I admit, this picture is just on here because my niece is so stinkin' cute, and I thought it deserved to be seen.
You know how some years just feel like Christmas? As soon as Thanksgiving is over, the season of magic begins and life is nothing but Bing Crosby and twinkling lights and sugar cookies and Christmas cheer for an entire month. This was not that year.
I can blame a lot of things. Texas weather. Short sleeves in December. The cancelled trip to Nashville. The lingering concern about whether or not we would get a paycheck before Christmas. We did, by the way. And we were grateful. A whole week of illness that I had to work throughout. There were lots of things to blame. But for whatever reason, right up until Christmas Eve, it just didn't feel Christmasy to me.
We did all the regular Christmas things. We decorated the tree and the mantel. I went shopping. I bought gifts. I baked. I played Christmas records, including the much-criticized Amy Grant Christmas album from 1983. We attended Christmas parties. We stole Christmas ornaments from my co-workers in an especially snarky game of Dirty Santa. We received surprise gifts from friends, and we were amazed at how God takes care of us. We drove all the way to Bullard, Texas to see Andrew Peterson and company perform Behold the Lamb of God, one of the best Christmas concerts I have ever seen (four times). We had dinner at the Gaylord Texan and braved the crowds to experience the amazing Christmas lights display. We did everything right. And still, not Christmasy.
Jake and I decided at the last minute to forego the usual Christmas shopping for each other and to spend our allotted Christmas budgets on things we needed or wanted for ourselves. We both had a list of things that didn't fit into our regular monthly budget, and so we did the practical thing and bought ourselves gifts. Rather, we planned to buy ourselves gifts. Jake bought his right away (spent all of his money in one place, which I would never do), and I have officially spent $12 of my budget. I have not yet thought of anything worthy of the rest of my money. But this ruins a little bit of the Christmas magic, knowing that Christmas morning you will only have things that you picked out for yourself, or in my case, having nothing but a DVD because you didn't buy yourself anything. It's lame, and I never want to do it again.
But Christmas Eve morning, we bundled up and drove to DeSoto, Texas to meet Jake's family at Cracker Barrel for breakfast. If you can't feel Christmasy in a Cracker Barrel with a blazing fire and a whole store filled with angels and ornaments and George Jones singing Christmas carols, there is something seriously wrong with you. Add in biscuits with real butter and hashbrown casserole, and it's basically Bethlehem revisited. Minus the manger and stable and all that jazz. But Cracker Barrel breakfast with family is extra fantastic. And then that afternoon, we drove to Grand Prairie where my parents, all of my siblings, their spouses and children were waiting on us to have dinner. And we ate and exchanged gifts and watched as the kids flung paper everywhere and wished that we had a thousand more presents to give my niece Reagan (not because we like her best but because of the adorable way she squealed and hugged every gift as if it were her favorite). It was plenty festive.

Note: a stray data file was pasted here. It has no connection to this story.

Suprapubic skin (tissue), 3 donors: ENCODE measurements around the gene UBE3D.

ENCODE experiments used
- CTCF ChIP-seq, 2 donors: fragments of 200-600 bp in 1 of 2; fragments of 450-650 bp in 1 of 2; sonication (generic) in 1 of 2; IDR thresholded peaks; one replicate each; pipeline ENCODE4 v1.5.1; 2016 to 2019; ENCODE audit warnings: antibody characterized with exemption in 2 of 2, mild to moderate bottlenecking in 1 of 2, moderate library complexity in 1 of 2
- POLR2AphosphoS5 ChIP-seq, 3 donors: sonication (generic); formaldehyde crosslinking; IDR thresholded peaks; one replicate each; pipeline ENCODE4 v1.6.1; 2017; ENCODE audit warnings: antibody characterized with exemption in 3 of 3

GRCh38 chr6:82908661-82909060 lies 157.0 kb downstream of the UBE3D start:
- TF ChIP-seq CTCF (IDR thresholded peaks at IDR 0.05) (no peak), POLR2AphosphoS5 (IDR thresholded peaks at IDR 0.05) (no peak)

The real gifts of Christmas came at the end of the night. I recently got a heck of a deal on a Sony VCR at a local thrift store, and I brought it, along with several video tapes I had from the 90's. The first was a video I made for an ex-boyfriend (thanks, Andy, for giving it back), and it had hilarious footage of my sister Ashlae pretending to be an old lady. The second was a video my family made for me the Christmas of 1998 when I was in New Zealand. My sisters Jana and Ashlae narrated, and the footage led through three days worth of Christmas festivities. We laughed until we cried at the old hairstyles, crazy dances, and the babies that are now grown into teenagers. We saw the grandparents who are no longer with us, and then we all just cried. And as I was sitting there, laughing so hard that my cheeks hurt, I realized that this was the thing I had waited for. This was Christmas. It started with God giving the gift of his Son, yes. But in that, he gave Mary and Joseph a family. They arrived in Bethlehem, the place Joseph came from, a couple, and they left a family. And when I think about Mary and Joseph as the real, actual people that they were, I have to think that for them, this was less about giving birth to a Saviour. I'm not sure they really, truly understood all of that just yet. This was about a the blessing of a son. A baby. An addition to their family.
On this end of things, we know what it meant. A baby. All God, all man. A Saviour. A sinless life. A sacrifice on a cross. We get it. And we celebrate it. But I love that we celebrate it with family. We go back to the place we came from, and we celebrate our Saviour with the people who know us best. Everyone's "family" looks different. You might have chosen friends as family this year. Maybe your family is small. Maybe your biological family is distant, and you chose church family. Doesn't matter. In those hours that I spent with my family, watching Reagan hug her Minnie Mouse and seeing my nephews roll their eyes a little because I got them pajamas... again, I felt Christmas. I felt it when my sweet nephew Connor cried because he missed my grandmother that passed away this Spring. I felt it again the next day when, miracle of all miracles, it snowed in Texas on December 25. I felt it when we stood in the kitchen and heard my daddy pray over our food. I felt the gift that God gave us so long ago in Mary and Joseph's little family, and the gift that He gave to me in mine.